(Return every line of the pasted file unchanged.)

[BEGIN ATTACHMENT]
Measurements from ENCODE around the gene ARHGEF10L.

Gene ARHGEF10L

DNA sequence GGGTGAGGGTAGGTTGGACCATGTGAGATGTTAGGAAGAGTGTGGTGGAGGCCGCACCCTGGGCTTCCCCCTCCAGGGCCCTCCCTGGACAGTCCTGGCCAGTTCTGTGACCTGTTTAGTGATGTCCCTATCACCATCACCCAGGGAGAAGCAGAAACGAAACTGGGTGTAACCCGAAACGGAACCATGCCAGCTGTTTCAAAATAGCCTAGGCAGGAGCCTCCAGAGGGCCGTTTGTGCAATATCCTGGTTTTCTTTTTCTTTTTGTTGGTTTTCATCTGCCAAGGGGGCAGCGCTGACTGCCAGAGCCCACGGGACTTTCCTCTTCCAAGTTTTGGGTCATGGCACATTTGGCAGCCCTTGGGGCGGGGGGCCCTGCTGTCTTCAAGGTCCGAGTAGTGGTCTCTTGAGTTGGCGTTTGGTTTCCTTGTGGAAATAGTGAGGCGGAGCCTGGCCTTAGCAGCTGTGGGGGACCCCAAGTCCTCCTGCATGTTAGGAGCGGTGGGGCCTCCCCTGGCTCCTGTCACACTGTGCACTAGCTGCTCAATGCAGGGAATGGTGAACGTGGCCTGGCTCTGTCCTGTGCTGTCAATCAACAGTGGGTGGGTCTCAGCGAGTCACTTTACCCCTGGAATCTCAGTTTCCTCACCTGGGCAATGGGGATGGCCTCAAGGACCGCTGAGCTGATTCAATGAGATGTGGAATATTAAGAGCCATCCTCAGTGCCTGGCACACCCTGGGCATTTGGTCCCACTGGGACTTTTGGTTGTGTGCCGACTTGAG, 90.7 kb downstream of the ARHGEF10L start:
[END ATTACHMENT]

Measurements from ENCODE around the gene ARHGEF10L.

Gene ARHGEF10L

DNA sequence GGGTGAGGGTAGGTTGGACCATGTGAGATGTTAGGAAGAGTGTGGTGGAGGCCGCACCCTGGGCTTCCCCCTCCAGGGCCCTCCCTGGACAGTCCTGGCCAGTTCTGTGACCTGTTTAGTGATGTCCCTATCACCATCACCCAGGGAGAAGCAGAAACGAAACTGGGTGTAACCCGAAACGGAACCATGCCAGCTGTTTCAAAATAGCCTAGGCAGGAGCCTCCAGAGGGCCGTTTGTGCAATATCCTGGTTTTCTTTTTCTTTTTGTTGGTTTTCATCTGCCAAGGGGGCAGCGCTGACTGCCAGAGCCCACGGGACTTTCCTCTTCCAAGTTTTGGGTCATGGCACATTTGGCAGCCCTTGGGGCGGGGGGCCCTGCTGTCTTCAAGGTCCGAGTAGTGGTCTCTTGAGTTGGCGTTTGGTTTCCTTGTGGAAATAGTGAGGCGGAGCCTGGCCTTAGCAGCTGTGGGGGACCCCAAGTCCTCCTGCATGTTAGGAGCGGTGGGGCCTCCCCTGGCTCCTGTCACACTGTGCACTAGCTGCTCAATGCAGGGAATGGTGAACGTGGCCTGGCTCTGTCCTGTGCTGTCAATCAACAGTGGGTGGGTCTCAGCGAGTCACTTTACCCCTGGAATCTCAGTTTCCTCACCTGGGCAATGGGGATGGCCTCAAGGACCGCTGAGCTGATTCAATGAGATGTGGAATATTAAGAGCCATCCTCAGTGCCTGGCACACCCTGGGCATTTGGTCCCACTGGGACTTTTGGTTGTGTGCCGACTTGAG, 90.7 kb downstream of the ARHGEF10L start: